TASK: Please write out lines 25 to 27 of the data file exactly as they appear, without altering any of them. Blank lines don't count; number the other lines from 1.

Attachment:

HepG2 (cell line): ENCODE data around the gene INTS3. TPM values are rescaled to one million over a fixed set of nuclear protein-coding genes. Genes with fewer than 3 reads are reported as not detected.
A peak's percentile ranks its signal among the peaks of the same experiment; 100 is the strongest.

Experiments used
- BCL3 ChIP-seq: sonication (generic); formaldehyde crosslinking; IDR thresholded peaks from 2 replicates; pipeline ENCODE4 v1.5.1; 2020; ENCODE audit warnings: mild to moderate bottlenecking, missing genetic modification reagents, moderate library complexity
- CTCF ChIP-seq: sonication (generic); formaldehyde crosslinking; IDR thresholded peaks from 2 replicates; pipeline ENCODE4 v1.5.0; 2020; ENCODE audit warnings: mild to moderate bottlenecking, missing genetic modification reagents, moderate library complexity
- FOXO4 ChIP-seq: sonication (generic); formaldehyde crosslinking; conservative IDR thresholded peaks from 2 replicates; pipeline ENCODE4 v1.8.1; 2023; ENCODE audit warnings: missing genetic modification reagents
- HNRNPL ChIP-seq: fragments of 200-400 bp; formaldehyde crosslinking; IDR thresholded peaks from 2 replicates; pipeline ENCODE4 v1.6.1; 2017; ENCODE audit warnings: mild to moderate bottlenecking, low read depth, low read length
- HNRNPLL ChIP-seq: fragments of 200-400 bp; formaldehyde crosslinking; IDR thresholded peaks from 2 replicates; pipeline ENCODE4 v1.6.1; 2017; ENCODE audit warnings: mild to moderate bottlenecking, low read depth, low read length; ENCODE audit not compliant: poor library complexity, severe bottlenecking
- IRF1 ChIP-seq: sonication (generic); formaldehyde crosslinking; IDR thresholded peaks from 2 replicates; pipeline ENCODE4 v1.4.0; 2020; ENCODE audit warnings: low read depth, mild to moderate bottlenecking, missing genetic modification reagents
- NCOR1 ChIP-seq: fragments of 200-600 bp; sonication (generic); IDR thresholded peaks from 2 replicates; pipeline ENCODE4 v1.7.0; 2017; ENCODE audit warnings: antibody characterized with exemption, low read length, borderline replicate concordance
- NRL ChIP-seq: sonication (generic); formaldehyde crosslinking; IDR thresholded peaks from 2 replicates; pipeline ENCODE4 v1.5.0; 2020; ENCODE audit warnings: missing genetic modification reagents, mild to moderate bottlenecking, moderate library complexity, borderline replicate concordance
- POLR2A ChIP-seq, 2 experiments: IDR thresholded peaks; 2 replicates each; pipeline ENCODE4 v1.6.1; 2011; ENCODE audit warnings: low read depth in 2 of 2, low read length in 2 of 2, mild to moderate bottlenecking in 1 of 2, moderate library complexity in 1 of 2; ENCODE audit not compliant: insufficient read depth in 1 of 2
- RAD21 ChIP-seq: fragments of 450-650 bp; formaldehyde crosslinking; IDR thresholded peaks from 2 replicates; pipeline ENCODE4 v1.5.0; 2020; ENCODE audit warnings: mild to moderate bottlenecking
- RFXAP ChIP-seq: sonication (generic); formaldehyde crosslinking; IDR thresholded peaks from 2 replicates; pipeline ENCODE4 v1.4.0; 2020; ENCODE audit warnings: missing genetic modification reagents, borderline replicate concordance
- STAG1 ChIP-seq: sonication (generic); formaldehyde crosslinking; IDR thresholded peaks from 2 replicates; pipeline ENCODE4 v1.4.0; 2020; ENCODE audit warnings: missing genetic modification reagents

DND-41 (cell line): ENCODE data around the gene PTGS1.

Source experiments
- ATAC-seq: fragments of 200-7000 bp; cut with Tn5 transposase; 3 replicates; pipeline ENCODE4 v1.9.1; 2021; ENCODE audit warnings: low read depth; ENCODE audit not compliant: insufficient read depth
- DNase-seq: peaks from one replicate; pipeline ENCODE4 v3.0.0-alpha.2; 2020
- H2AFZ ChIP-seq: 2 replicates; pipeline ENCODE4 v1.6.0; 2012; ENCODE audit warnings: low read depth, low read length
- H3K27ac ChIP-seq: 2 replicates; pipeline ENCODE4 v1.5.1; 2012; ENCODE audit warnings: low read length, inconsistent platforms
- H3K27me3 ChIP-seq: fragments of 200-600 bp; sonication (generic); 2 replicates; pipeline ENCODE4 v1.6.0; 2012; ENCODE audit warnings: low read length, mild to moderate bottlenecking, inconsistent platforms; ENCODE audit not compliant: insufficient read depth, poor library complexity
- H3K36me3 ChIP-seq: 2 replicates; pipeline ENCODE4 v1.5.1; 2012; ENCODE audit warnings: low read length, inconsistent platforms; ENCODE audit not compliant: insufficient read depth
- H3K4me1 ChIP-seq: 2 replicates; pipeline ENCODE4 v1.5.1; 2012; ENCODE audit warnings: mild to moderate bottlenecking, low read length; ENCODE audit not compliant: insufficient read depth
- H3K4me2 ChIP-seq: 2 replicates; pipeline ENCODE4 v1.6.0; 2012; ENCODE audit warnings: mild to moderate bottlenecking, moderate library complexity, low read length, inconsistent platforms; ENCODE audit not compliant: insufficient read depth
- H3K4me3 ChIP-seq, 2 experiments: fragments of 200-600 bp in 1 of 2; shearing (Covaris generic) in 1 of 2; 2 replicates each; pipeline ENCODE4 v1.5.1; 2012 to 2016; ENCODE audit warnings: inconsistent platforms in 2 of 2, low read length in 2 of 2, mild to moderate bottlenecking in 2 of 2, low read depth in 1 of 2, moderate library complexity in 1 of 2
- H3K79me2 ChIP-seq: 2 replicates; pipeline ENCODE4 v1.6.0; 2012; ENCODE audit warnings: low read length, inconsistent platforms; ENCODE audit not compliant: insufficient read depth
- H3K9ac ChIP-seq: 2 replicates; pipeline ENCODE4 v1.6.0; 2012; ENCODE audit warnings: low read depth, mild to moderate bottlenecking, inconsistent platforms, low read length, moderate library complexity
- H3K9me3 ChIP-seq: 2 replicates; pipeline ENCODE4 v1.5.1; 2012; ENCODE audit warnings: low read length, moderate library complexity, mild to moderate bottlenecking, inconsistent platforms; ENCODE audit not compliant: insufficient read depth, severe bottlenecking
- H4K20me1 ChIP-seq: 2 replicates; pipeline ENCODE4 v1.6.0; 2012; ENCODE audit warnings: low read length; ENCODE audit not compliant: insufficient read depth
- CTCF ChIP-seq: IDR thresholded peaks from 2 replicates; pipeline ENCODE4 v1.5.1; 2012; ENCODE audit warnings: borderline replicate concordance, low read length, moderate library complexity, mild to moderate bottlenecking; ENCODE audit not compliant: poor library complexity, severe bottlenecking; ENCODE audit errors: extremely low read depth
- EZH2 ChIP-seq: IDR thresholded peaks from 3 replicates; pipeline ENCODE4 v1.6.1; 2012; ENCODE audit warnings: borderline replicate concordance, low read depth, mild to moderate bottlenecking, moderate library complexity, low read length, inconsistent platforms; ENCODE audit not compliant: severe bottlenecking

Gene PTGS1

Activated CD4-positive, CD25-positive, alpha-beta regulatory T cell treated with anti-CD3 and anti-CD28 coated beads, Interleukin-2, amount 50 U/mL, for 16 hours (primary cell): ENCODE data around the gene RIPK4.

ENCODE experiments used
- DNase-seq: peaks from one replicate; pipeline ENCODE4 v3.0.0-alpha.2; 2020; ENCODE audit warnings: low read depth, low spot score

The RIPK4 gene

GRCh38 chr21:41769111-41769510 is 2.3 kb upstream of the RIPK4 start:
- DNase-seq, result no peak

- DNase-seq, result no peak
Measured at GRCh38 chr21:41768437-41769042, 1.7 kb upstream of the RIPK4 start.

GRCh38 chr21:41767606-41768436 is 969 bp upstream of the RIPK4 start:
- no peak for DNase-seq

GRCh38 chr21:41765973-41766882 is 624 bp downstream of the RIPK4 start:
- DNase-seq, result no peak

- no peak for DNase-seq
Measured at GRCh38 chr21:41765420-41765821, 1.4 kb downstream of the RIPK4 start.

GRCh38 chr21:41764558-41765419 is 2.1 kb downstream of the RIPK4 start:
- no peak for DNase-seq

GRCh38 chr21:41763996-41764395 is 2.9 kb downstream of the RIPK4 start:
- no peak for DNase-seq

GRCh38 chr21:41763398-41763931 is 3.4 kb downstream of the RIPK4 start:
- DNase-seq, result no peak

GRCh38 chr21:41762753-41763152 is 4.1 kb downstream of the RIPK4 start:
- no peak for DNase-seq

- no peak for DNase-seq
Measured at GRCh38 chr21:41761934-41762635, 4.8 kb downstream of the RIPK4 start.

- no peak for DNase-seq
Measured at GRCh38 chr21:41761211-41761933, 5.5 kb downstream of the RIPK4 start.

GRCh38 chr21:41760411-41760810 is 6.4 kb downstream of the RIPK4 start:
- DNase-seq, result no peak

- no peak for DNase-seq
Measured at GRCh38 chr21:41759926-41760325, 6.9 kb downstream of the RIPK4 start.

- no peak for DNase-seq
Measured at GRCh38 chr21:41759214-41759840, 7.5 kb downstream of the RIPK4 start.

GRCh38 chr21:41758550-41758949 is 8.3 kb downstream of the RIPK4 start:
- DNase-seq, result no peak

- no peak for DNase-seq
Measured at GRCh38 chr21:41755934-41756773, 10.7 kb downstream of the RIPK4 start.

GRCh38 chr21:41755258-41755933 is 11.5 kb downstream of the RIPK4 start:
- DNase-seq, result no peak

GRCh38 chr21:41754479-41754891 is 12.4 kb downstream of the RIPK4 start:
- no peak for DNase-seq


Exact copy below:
- H3K4me2 ChIP-seq: 2 replicates; pipeline ENCODE4 v1.6.0; 2012; ENCODE audit warnings: mild to moderate bottlenecking, moderate library complexity, low read length, inconsistent platforms; ENCODE audit not compliant: insufficient read depth
- H3K4me3 ChIP-seq, 2 experiments: fragments of 200-600 bp in 1 of 2; shearing (Covaris generic) in 1 of 2; 2 replicates each; pipeline ENCODE4 v1.5.1; 2012 to 2016; ENCODE audit warnings: inconsistent platforms in 2 of 2, low read length in 2 of 2, mild to moderate bottlenecking in 2 of 2, low read depth in 1 of 2, moderate library complexity in 1 of 2
- H3K79me2 ChIP-seq: 2 replicates; pipeline ENCODE4 v1.6.0; 2012; ENCODE audit warnings: low read length, inconsistent platforms; ENCODE audit not compliant: insufficient read depth